Well…to a young Cornell graduate of the late 1980s, Meier was a not just a prominent fellow alumni but something of a hero. And there I stood, front and center, in the middle of an entire group of people, all vying for his attention. I had only a second to assess the white-haired, tall man in his oxford shirt with a hint of a hippie-braided bracelet poking out from under his sleeve, because without hesitation, Elliott said loudly, “Richard, meet your competition,” and said to me “introduce yourself”. With everyone looking at me, I introduced myself quietly and demurely. Politely, he took my hand and said “nice to meet you”. Elliott went on to explain to Richard that we were the architects who did his daughters apartment because he was “too (expletive) expensive” and all I could think of to say was “lucky for me!” He laughed and we spoke longer than I expected with the crowd around us at full attention.
It was after leaving that fan-circle that I began to really explore the exhibit around me. For me, the best part was watching the people, whose faces and homes were depicted in the exhibit, experiencing themselves and their stories 30 years later and talking to their compatriots who shared in those glory days. The stories were about the parties, the fun and a simplicity; a simplicity that they seemed to lament the loss of. For a split second, I imagined 30 years forward and had a hope that I would be doing the same. The thought gave me an excitement but there was a sadness in imaging the future as the past.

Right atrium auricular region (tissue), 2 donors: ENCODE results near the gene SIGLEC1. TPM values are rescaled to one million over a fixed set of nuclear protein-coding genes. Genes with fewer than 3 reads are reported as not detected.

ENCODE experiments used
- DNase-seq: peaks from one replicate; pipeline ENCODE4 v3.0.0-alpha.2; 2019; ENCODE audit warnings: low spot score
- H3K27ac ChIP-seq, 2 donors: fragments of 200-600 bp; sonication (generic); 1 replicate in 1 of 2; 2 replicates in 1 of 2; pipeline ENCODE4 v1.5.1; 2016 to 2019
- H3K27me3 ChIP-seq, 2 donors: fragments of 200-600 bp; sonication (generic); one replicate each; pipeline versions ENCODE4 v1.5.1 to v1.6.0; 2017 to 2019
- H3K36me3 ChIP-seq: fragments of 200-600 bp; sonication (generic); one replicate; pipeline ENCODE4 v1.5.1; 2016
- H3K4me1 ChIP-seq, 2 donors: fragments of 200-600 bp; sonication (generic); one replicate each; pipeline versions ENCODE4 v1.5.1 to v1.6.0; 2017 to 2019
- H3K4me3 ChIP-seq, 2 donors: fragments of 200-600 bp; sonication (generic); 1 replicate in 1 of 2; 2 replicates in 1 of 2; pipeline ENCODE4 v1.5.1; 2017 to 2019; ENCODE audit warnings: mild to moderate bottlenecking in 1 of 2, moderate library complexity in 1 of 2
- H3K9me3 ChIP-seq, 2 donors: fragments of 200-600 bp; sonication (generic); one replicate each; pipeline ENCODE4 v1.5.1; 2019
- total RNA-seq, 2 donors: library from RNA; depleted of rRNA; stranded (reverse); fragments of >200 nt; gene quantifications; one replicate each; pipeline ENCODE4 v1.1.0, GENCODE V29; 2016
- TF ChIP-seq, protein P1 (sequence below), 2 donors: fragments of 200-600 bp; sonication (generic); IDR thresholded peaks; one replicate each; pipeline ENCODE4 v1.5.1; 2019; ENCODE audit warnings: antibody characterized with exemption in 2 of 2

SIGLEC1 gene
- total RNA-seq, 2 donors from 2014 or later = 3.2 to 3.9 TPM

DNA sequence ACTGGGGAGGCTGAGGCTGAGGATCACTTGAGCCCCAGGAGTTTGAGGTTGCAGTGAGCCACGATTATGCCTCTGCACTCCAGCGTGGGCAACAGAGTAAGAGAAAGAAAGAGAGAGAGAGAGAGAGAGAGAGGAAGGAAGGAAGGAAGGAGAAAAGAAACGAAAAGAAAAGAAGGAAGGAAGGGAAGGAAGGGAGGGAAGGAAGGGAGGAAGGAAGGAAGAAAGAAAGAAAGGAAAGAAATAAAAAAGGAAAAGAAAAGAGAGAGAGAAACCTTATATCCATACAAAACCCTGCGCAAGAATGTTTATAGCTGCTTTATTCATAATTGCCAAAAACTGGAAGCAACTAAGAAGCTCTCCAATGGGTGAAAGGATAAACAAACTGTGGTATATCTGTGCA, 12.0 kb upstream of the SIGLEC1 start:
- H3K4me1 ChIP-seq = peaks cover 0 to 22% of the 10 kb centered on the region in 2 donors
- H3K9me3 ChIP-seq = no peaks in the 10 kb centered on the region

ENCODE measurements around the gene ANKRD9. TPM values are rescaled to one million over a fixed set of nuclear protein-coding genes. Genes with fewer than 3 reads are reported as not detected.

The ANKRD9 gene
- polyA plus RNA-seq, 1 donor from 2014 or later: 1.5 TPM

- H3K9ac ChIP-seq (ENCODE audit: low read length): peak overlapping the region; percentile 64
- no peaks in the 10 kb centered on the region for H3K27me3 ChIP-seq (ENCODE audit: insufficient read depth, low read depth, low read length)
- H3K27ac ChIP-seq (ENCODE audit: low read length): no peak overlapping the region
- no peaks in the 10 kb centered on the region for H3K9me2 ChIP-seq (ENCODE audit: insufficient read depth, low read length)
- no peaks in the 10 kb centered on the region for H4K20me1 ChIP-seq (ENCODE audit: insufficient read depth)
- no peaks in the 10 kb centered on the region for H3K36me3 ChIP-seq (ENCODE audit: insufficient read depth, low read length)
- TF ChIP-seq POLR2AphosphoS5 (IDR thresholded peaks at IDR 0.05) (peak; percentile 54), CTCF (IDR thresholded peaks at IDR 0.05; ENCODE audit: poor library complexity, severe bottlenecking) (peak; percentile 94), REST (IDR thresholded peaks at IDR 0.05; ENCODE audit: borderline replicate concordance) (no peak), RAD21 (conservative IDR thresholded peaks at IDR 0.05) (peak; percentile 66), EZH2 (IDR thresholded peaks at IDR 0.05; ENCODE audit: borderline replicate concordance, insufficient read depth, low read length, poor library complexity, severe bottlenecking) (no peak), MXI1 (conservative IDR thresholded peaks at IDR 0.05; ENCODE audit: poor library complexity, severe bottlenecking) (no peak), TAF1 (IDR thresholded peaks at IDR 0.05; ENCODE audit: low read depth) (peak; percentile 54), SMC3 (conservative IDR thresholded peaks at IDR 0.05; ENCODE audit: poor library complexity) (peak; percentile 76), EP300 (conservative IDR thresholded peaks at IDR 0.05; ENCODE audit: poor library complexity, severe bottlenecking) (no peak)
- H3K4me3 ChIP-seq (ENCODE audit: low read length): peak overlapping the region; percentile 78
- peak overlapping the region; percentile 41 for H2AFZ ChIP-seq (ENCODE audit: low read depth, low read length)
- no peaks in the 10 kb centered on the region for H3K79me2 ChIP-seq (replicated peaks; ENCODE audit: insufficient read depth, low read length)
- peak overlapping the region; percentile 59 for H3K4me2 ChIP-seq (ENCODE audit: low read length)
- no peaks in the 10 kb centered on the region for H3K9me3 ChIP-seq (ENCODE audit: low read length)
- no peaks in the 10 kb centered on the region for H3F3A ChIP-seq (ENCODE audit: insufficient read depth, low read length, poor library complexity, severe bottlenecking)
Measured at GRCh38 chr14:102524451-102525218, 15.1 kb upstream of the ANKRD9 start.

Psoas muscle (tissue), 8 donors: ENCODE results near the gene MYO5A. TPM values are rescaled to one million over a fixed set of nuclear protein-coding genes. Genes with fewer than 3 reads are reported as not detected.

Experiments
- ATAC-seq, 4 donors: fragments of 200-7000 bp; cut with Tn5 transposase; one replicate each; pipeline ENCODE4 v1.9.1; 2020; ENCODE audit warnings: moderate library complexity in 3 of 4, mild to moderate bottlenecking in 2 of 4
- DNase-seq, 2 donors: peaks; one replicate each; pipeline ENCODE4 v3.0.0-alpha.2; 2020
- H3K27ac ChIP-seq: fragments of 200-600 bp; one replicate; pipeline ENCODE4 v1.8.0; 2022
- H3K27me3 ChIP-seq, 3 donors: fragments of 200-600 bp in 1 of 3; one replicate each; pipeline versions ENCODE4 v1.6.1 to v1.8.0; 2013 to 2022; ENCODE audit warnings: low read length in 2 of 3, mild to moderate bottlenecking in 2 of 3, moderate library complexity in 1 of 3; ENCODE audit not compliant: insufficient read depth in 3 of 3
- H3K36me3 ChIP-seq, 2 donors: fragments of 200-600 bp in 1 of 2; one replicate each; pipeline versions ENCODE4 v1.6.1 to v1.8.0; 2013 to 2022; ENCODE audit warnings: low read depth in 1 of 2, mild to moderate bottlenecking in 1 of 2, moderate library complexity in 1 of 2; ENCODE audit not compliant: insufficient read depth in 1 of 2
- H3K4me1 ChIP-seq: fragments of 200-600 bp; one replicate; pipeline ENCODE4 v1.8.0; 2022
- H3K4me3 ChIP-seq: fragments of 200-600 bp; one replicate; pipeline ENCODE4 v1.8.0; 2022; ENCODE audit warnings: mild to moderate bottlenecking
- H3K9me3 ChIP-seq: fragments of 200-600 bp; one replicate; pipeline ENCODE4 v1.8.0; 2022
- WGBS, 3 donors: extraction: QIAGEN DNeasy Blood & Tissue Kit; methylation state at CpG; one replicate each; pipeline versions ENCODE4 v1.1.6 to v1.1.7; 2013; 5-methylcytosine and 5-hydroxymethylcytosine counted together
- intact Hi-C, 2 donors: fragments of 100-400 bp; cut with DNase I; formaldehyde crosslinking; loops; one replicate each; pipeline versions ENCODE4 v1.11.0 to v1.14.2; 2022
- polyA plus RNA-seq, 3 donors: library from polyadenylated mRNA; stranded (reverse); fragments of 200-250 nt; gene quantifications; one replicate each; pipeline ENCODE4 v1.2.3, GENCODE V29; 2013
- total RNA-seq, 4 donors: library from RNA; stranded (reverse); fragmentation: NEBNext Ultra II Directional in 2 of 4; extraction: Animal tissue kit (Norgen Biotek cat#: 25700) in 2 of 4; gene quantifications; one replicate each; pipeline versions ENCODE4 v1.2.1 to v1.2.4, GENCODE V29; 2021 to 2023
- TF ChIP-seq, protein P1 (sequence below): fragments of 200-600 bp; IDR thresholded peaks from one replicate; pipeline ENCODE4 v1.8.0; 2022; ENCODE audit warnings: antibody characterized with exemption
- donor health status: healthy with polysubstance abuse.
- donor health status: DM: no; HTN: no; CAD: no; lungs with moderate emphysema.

I remember meeting Andrew Geller years later when we were trying (successfully) to save his Double Diamond house in West Hampton. He explained that putting a closet in in a beach house was excessive and that all one needed was a peg on the wall on which to hang their wet bathing suits. Times have certainly changed and the new modern beach houses are being built with all the amenities of year-round living and more. Sometimes as we are designing, I hear Andrew Geller’s voice in my head and I have a little private chuckle. Though, regardless of how “luxury” and requirements have changed, as we design, I am always inspired by these wonderful works and thankful for Alastair Gordon’s documentation of it (a sort of reference bible in our office); and, as inspired to do so, design with the simple focus on the reflection of the water, trees and sky in the sweeping glass of unadorned forms – and the imagery of a future “weekend utopia” for those who will live there and enjoy!!